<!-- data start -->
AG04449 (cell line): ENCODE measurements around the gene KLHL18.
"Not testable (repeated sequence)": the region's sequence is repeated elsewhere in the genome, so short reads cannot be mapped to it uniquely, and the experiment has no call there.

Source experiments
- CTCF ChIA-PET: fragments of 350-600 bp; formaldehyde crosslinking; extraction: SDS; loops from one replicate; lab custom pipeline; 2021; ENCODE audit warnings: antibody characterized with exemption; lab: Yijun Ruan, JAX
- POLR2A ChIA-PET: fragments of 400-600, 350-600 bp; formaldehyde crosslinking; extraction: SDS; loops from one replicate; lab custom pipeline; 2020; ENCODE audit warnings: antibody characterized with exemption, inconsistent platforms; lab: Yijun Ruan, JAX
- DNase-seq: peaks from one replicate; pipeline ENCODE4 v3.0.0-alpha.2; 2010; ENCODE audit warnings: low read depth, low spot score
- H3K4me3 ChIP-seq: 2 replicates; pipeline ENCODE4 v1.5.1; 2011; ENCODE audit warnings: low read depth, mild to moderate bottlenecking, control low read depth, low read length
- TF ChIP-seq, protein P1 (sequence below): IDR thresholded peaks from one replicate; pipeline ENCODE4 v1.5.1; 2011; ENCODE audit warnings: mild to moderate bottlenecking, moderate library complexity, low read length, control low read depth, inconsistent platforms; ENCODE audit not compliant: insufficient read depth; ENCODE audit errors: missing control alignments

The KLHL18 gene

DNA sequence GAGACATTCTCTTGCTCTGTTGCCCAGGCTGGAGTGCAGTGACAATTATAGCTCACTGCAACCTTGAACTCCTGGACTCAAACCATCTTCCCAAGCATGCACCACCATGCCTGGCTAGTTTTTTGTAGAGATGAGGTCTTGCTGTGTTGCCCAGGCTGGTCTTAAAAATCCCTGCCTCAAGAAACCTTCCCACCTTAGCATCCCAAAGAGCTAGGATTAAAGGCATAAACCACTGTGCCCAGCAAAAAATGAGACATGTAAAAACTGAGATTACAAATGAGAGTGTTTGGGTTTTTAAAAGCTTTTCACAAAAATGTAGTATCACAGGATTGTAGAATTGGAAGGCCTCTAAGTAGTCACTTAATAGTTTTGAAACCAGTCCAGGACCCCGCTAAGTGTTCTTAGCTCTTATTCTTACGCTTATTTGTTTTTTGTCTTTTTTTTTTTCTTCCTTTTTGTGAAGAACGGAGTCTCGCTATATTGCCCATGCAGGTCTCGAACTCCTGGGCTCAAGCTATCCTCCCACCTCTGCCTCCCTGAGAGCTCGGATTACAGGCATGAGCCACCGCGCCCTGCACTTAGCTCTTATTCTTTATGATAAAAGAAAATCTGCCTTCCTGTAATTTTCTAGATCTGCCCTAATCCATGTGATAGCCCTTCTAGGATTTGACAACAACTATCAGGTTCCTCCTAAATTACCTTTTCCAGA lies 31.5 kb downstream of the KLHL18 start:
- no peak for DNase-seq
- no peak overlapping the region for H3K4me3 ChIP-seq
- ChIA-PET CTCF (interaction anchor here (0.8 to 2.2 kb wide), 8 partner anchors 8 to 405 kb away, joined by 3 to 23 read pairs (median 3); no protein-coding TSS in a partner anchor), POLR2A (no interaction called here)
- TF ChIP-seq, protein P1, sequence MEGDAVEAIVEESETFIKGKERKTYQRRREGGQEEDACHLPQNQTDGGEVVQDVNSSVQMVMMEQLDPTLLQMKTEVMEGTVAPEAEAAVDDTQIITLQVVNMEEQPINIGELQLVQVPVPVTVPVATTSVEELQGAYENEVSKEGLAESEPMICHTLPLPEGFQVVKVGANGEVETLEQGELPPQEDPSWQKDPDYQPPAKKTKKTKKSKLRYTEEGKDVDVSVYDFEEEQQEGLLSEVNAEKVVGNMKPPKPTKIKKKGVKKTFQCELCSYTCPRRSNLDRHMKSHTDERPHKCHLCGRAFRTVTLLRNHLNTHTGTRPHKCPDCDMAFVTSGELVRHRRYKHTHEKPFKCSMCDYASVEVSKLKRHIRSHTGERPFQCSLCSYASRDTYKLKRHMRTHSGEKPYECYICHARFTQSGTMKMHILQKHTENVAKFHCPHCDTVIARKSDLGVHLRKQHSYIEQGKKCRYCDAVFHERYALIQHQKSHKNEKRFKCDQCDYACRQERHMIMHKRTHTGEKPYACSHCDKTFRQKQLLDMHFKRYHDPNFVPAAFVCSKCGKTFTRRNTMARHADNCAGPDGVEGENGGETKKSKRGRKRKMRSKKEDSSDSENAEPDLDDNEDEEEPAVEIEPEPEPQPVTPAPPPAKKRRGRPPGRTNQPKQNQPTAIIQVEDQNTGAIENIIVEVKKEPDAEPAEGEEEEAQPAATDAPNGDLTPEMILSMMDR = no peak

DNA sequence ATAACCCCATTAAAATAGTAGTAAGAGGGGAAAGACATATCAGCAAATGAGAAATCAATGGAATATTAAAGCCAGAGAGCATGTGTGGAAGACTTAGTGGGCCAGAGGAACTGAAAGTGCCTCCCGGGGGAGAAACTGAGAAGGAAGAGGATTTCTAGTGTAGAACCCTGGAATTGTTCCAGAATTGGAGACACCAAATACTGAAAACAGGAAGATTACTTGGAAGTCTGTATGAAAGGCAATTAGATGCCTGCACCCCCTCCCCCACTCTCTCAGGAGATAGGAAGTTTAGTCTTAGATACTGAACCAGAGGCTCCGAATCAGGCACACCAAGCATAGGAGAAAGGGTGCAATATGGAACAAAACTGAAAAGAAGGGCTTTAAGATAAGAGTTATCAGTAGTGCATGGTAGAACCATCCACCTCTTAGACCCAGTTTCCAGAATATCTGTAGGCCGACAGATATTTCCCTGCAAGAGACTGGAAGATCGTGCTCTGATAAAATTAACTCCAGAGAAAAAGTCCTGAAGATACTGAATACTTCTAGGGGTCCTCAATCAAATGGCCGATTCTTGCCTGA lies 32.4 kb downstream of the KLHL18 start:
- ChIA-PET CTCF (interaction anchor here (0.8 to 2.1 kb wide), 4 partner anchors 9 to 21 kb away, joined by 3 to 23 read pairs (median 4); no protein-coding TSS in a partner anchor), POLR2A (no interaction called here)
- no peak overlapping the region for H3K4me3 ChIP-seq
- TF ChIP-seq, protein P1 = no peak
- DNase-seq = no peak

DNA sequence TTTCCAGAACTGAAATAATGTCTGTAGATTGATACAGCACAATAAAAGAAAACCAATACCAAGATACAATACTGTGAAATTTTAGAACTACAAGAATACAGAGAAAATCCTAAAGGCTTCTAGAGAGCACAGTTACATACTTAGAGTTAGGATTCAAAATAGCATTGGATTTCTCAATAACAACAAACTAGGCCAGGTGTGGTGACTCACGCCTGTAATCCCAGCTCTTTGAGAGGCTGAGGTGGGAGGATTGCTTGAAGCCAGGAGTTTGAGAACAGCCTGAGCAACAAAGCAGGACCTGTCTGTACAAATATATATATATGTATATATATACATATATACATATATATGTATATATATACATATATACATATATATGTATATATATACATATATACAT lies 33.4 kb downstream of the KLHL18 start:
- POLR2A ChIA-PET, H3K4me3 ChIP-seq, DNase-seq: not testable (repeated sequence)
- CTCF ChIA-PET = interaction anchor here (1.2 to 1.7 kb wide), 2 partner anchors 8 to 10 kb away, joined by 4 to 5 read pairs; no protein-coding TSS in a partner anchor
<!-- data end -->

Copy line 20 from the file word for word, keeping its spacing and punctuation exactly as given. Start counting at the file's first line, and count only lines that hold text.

DNA sequence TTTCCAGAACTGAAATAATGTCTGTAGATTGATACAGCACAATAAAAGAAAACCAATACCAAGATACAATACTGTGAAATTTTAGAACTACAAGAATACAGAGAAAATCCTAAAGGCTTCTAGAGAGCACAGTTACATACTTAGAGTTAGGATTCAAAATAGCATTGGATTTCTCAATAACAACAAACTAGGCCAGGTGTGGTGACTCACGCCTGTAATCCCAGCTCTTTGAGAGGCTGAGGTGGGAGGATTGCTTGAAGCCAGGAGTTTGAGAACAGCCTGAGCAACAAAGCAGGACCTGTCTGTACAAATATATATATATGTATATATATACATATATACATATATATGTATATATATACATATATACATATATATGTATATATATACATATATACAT lies 33.4 kb downstream of the KLHL18 start: